Scarborough has its fair share of small businesses and a thriving immigrant population. An entrepreneurial pair of brothers managed to connect the dots and came out with an ethnic deal-buying website a few months ago called GoBabu.
Aimed at the vast South Asian community in the Greater Toronto Area, GoBabu is the brainchild of Khurram and Kassim Shroff. It is the first of its kind, offering deals on Indian food, South Asian events and the classic manicure-pedicure deals that no coupon-deal-buying site can live without.
Originally from Pakistan, the brothers moved to Canada, with one of them attending the University of Toronto Scarborough (UTSC). They shared their business ideas and decided to open a Groupon-style website.
“It was a bit difficult in the beginning, we didn’t have a pitch and I didn’t know how to run a business,” Kassim explained. “It was a learning process.”
Zahra is an avid fan of deal-buying websites. She found GoBabu useful in keeping in touch with events in the Indian community, buying herself and her friends tickets through GoBabu for a major celebrity-studded event in June featuring Bollywood actor Shahrukh Khan.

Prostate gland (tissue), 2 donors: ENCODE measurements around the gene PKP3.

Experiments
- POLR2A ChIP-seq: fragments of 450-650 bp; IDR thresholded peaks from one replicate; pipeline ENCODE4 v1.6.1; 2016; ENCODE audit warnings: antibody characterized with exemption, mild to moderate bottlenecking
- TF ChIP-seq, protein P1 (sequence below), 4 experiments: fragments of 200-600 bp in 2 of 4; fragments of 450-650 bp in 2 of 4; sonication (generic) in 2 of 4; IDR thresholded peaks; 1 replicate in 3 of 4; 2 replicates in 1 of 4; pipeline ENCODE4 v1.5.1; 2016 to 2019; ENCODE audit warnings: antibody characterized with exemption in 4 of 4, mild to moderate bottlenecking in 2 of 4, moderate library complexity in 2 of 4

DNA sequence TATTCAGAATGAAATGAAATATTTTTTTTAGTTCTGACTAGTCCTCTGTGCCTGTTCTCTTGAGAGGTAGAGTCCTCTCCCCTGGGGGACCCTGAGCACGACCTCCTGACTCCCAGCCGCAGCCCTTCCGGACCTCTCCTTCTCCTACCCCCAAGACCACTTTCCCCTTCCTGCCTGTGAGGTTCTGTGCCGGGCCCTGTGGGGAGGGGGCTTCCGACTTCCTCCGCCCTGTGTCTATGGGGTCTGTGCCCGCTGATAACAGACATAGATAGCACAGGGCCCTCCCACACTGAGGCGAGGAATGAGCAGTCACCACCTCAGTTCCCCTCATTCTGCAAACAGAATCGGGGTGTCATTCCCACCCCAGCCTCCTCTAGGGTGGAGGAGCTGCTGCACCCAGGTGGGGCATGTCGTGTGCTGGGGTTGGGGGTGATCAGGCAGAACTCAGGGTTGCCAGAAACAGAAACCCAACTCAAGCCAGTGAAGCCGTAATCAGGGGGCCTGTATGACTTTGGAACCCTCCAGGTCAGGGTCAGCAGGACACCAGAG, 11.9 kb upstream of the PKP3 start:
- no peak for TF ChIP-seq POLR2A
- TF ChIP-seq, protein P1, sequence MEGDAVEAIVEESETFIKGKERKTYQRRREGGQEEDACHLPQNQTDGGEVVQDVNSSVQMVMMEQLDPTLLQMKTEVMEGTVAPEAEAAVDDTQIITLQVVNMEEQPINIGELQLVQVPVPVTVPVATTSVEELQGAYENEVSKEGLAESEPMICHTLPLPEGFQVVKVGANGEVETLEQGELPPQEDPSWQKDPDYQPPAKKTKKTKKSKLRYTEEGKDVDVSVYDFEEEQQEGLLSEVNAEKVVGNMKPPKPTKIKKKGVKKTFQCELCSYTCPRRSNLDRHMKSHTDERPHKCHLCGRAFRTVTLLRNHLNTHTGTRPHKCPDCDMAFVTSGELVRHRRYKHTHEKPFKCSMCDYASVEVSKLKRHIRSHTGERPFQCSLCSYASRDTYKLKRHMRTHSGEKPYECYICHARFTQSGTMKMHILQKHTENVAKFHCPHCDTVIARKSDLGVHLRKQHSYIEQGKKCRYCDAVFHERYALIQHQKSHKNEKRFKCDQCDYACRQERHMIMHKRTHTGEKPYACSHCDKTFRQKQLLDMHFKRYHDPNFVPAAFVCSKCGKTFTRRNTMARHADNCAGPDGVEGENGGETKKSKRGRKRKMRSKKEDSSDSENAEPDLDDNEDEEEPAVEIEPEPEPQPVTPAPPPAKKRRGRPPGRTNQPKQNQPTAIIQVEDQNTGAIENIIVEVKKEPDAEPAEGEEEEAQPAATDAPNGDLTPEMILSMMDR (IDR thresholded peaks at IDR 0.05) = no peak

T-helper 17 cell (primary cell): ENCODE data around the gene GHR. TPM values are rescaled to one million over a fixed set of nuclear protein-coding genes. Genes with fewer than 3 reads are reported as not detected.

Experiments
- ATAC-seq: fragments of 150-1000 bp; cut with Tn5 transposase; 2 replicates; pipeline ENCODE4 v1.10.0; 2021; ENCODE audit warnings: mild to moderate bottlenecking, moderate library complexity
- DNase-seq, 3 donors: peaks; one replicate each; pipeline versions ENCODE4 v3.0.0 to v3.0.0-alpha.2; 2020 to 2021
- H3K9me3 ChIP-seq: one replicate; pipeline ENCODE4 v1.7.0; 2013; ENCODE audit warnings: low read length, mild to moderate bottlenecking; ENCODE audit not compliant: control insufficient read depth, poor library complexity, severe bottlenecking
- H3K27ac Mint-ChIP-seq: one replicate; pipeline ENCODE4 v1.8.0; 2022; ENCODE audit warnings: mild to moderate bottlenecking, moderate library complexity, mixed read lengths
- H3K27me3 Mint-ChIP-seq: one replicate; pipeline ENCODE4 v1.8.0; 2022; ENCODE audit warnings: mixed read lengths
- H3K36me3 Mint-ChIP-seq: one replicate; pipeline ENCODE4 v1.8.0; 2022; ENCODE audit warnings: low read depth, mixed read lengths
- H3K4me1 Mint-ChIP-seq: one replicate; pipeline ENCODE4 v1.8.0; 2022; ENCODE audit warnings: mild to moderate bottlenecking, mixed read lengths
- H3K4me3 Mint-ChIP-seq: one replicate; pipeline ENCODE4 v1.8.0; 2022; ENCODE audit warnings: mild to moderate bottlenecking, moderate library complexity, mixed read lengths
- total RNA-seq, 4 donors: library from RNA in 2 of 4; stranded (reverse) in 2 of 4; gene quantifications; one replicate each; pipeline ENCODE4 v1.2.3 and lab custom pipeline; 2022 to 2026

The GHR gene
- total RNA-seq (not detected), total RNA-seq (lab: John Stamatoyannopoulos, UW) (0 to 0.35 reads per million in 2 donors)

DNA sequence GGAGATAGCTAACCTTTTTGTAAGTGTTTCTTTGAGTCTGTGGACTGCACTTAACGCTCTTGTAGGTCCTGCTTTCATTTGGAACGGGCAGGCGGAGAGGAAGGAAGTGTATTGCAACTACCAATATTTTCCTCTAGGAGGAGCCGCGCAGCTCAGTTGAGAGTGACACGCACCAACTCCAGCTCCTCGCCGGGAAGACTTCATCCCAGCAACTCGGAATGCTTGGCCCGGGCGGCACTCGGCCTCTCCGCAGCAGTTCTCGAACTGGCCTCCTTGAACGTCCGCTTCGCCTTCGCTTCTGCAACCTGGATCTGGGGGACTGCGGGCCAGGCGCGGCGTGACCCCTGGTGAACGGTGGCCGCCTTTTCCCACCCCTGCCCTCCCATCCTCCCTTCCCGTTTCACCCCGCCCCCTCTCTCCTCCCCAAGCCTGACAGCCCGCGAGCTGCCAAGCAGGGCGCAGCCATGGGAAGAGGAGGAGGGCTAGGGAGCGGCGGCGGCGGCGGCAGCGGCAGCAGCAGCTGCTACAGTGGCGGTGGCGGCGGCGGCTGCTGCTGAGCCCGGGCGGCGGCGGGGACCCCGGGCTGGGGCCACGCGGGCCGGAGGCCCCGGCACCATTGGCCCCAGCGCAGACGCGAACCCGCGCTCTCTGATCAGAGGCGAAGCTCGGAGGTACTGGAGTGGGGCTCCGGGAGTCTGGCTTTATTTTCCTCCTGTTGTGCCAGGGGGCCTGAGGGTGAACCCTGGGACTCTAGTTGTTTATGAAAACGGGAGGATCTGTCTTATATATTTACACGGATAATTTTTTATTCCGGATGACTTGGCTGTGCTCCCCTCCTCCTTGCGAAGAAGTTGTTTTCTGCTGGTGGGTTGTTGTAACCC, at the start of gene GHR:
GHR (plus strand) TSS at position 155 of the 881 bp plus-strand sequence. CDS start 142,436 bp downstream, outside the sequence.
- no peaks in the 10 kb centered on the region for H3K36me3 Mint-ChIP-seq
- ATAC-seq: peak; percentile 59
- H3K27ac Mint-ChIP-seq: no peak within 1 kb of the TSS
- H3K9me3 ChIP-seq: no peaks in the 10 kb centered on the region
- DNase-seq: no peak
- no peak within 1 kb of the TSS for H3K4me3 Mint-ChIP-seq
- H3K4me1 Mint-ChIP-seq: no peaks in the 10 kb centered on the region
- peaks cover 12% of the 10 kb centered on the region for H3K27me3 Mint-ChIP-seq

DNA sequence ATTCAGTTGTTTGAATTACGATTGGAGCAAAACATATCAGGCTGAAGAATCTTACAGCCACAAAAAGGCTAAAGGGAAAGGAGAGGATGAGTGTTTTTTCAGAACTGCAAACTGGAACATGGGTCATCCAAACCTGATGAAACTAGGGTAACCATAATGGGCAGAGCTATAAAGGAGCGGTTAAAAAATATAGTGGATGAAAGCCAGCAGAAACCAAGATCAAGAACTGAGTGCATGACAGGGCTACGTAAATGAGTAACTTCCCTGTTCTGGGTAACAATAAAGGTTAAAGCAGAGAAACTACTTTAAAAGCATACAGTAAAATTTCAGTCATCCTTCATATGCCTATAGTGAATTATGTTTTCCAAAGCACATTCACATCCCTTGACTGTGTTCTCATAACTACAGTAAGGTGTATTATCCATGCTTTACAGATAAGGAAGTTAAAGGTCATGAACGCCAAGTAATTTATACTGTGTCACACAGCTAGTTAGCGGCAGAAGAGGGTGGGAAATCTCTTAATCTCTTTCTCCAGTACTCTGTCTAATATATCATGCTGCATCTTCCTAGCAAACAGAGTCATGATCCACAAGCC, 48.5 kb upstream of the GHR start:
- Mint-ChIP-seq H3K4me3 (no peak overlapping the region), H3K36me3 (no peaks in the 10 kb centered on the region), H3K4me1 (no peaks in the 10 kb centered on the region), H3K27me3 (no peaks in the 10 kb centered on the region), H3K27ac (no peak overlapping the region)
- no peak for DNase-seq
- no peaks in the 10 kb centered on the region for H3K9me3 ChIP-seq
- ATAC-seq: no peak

“I just wish GoBabu would branch outside the ethnic community so I can get deals on sushi, I buy those all the time!” she said.
It’s uncommon for young people fresh out of university to open a business in this economy and with corporate giants as their competition. But the Shroffs dug in their heels and started networking.
“What we were doing is we were going after restaurants, spas, salons, those are companies that have already got deals,” he explained. “We told them we’re an ethnic group-buying business.”
The plan worked. Their Facebook page now has over 4,000 fans. Their Twitter feed updates followers on anything and everything South Asian and related to Toronto.
“It’s just one thing led to another,” Kassim said. “Now we’re selling deals. Some deals do well. Some deals do crazy good. Some deals not at all.”
That’s the risk opening a business brings. It seems to have paid off for the Shroffs. Kassim now hopes that one day they’ll be big enough to buy out Groupon.